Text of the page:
The two now have geothermal to cool them in the summer and warm them in the winter. (Pictured at right: A drill used to install the geothermal heating and cooling system, which uses the constant 50-degree temperature of the Earth to heat the air in the winter or cool it in the summer. Photo by LuAnn Kuder.)
“It’s allowed us to double the usable living space of our two-story home with little anxiety about heating bills and the costs of air conditioning,” said Maureen. It’s so much more comfortable – and it’s sustainable.”
Following is a snapshot of how the two are realizing big ongoing returns on their $62,000 in renewable investments:
- $9,310 cash rebate for purchase of a 14-panel, 2.7 kW solar system from the Massachusetts Technology Collaborative;
- $2,000 one-time federal tax credit;
- $1,000 one-time state tax credit;
- $2,150 annual heating bill (oil) and electricity bill savings; All future utility increases add to ROI;
- A more comfortable living situation with central air and heat throughout the house;
- A reduced carbon footprint and a cleaner environment.
“You know we considered a smaller initial investment in improving our home: spending $20,000 on central air, a new oil burner and insulation. But for another $30,000, we’re using renewable energy systems that bring us immense short-term and ongoing payback on our money,” said the 59-year-old entrepreneur. “We definitely made the right choice.”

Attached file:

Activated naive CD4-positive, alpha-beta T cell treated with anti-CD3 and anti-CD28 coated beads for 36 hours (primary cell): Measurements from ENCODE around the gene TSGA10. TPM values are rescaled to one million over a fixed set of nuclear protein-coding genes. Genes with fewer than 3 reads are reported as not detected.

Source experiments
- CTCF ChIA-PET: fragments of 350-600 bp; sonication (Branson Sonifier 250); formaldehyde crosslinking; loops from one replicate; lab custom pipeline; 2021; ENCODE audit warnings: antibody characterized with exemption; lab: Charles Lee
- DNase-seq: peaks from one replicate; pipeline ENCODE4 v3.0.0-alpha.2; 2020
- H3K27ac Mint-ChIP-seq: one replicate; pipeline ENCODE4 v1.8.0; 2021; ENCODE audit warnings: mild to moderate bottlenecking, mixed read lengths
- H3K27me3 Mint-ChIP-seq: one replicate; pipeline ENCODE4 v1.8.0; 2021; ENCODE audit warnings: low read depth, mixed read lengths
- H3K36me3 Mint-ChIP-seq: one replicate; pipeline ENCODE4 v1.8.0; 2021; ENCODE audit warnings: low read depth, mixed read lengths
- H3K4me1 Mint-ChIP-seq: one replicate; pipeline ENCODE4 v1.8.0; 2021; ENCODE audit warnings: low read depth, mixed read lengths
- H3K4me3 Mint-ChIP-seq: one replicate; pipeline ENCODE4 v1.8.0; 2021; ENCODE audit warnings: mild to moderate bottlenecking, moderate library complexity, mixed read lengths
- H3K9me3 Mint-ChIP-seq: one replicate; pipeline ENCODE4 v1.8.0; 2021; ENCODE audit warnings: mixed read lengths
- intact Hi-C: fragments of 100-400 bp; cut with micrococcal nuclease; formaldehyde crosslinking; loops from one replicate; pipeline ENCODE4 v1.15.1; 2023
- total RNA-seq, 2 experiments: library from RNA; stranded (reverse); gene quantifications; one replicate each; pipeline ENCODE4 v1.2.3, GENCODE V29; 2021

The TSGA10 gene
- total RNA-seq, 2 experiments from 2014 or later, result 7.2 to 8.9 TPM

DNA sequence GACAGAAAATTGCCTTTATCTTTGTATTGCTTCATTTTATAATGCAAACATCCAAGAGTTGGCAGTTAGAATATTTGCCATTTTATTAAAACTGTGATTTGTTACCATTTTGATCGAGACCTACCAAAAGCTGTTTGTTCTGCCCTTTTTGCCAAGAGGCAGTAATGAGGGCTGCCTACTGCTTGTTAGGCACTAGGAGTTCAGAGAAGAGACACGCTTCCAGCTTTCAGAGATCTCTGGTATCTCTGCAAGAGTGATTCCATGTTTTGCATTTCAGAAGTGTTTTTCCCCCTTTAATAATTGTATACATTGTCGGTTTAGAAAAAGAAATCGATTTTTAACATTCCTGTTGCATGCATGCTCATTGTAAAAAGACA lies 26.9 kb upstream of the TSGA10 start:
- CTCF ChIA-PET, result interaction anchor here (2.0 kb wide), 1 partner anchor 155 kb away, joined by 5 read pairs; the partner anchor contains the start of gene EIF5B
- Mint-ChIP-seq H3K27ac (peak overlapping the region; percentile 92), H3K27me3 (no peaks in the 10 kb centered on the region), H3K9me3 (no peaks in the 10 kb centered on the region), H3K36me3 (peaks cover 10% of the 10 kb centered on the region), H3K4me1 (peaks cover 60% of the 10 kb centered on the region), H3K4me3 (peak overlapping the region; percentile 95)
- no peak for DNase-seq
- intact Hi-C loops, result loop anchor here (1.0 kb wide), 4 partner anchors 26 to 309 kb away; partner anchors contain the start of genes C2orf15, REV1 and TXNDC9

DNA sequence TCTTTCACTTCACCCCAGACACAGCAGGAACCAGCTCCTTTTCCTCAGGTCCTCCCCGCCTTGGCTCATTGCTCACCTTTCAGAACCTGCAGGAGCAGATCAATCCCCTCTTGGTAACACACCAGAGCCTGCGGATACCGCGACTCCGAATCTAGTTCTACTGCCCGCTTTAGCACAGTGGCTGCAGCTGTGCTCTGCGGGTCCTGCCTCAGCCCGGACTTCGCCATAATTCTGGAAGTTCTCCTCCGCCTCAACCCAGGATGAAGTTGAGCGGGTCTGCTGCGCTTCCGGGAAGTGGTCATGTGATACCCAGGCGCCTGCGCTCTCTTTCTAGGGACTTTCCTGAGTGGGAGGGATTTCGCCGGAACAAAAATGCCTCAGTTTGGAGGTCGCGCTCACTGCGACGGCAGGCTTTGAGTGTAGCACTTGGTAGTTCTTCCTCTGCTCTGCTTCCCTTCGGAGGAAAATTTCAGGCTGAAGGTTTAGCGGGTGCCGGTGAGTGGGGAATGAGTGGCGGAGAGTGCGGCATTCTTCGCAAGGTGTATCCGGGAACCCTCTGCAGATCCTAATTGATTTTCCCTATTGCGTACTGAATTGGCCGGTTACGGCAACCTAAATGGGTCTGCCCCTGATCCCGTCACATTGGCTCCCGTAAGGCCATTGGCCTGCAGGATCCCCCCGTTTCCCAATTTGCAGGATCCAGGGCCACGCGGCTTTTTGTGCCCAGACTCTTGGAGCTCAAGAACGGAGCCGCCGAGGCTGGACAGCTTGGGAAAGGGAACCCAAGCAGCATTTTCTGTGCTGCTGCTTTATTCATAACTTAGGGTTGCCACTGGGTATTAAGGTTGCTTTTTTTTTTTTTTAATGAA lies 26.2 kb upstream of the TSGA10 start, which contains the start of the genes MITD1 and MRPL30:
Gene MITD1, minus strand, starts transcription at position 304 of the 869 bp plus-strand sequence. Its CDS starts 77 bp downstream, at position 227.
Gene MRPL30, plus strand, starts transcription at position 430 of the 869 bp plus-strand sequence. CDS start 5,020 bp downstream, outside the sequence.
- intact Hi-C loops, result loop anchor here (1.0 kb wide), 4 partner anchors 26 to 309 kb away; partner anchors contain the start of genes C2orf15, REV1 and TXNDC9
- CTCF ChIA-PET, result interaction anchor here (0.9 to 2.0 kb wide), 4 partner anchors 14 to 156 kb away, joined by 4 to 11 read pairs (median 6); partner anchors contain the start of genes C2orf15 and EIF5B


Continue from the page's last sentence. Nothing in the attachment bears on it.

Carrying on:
Maureen and LuAnn are quick to point out that the system that was right for them may not be the best option for others, that it is always best to talk to a professional when dealing with the critical asset of retirement savings.
“We’re not recommending that folks sell what they’ve got in the market without talking to a qualified advisor. That wouldn’t make sense. But in the realm of retirement savings, there may be other investments to consider,” said LuAnn, who is a social worker who advocates for senior citizens. “It’s worked for us.”
Alternatives have certainly paid off for this pair. “We feel like we’re locked into a really nice utility rate for the next 20 years, regardless of what goes on in the rest of the economy – or the world, for that matter,” said LuAnn. “We are energy independent, earning money on our investments, living more comfortably and loving it.”
Now that’s one recipe for a good night’s sleep.